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5 Tips to Boosting Workplace Creativity
By Carrie Hays


Download/Print: 5 Tips to Boosting Workplace Creativity [ 23.0 KB ]


Looking for ways to inject a little creative thinking into your day-to-day activities at the office? Here are a few tips to try...

  1. Conduct a self-assessment: Are you the type of manager who not only tells employees of the goals, you also spell out in detail, how to accomplish the goals? When employees don't have to think for themselves, they lose the ability to contribute their best ideas. They simply go through the motions, becoming under- motivated, and under-engaged. How can you reverse this dynamic? First, let employees know of the goal, and then let them create ways to accomplish it. (Remember, your way may not be the best way!)

  2. Find opportunities for employees to work on projects they love. People tend to be more creative when working on something they find personally motivating. How would you know this? Try asking your employees these 2 questions. Then use the answers to guide your decisions when assigning projects:
    1. What about your job makes you want to jump out of bed in the morning?
    2. What makes you want to hit the snooze alarm?
  1. Establish ground rules at meetings that will encourage creative thinking and discourage the dismissal of ideas. For example, you might say: "During our meetings, we will:

    1. Not allow any statements such as "We can't do that; our policies don't allow it." Or "We tried that before. It didn't work then and won't work now."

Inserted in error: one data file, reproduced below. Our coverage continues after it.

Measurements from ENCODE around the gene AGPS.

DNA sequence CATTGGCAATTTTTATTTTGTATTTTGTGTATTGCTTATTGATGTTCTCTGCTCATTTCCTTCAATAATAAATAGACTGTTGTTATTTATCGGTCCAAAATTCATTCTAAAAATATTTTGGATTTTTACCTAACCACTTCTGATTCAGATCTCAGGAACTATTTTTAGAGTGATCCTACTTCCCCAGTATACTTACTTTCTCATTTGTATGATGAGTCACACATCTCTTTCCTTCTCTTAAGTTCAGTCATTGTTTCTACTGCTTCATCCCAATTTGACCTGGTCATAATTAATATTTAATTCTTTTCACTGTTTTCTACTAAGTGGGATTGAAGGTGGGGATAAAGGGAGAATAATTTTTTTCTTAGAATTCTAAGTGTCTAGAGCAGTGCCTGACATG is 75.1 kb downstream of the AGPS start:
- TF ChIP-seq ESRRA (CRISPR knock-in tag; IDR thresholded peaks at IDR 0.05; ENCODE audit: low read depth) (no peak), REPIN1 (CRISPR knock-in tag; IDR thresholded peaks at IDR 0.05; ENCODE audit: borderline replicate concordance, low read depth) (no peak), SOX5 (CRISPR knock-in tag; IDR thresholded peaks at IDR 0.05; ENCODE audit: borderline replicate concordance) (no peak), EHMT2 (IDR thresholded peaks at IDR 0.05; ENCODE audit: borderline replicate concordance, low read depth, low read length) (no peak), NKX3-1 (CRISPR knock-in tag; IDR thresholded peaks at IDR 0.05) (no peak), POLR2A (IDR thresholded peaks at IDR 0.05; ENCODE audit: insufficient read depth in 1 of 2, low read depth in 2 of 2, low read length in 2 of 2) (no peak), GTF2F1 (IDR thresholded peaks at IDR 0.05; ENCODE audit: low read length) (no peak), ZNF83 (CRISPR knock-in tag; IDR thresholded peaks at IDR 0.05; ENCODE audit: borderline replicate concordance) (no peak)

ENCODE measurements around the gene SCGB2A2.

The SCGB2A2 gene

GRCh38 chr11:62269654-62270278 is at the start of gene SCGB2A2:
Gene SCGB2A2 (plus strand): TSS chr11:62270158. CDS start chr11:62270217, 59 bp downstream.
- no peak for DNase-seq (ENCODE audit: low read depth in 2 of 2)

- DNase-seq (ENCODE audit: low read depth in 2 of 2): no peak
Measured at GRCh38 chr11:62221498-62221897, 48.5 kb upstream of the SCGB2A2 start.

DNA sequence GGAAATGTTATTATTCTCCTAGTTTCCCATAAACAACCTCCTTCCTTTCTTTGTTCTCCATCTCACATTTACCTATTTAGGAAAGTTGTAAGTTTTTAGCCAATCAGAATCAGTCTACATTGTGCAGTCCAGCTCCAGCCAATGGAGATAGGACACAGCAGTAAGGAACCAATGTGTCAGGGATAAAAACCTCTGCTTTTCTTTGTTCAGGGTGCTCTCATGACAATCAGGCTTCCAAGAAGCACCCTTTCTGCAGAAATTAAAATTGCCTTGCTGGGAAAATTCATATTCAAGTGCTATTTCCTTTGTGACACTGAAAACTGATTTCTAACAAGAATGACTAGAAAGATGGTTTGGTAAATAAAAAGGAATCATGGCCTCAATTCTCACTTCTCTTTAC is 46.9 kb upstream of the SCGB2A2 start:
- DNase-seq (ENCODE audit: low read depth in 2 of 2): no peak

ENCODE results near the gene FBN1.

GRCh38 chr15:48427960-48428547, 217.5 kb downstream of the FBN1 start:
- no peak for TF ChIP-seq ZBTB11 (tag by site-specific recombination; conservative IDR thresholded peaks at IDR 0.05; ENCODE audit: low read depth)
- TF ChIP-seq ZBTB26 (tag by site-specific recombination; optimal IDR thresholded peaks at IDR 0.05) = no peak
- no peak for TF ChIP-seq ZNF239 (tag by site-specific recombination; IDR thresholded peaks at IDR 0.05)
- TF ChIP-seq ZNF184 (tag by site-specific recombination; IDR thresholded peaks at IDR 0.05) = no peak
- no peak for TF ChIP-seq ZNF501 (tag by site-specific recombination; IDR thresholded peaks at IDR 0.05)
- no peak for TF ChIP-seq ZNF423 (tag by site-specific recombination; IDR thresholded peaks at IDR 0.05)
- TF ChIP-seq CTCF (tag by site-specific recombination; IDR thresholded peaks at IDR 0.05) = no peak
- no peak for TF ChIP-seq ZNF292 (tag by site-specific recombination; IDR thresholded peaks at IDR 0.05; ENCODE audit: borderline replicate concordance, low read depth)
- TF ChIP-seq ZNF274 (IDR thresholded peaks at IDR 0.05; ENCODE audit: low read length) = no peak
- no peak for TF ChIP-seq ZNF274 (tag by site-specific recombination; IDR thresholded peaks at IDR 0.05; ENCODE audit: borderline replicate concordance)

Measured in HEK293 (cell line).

2. Invite others to "shoot holes in the idea" when a course of action or solution is suggested.
    3. Reconsider our organization's rules by identifying any policies, guidelines, or norms that would get in the way of implementing the idea. (Then discuss changing them!)
    4. Give a Starbucks Gift Certificate (or similar gift item) to any idea-generator whose idea is new.
  1. Do you want to encourage employees to see challenges with a fresh set of eyes in order to develop innovative solutions? One quick and cost-effective way is to try a new location for your next team meeting. A change in venue stimulates people to view things from different perspectives. Another inexpensive method is to decorate your meeting space: Place sheets of brightly colored butcher paper on the tables, and strew crayons around the tables. Add small jars of Play-Doh or a Slinky or two. Encourage people to use the toys to think creatively.
  1. Start your weekly meeting with a "Quote of the Day". Invite great thinkers, writers, and business minds to your meetings by having team members take turns sharing an inspirational quote while others try to guess the author. Add the quotes to your company website or save them in a journal for periodic reflection.

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Carrie Hays is an accomplished trainer, management consultant, and facilitator with over twenty years of management and organizational development experience. Known for her expertise at facilitating customized workshops, retreats, and meetings designed to heighten organizational effectiveness, Carrie works with a variety of audiences ranging from small teams to groups of up to 600 participants. She is a certified practitioner of Myers Briggs Type Indicator, and the 7 Habits of Highly Effective People. Carrie can be reached at (707) 255-5555 x 112 or chays@newlevelgroup.com.

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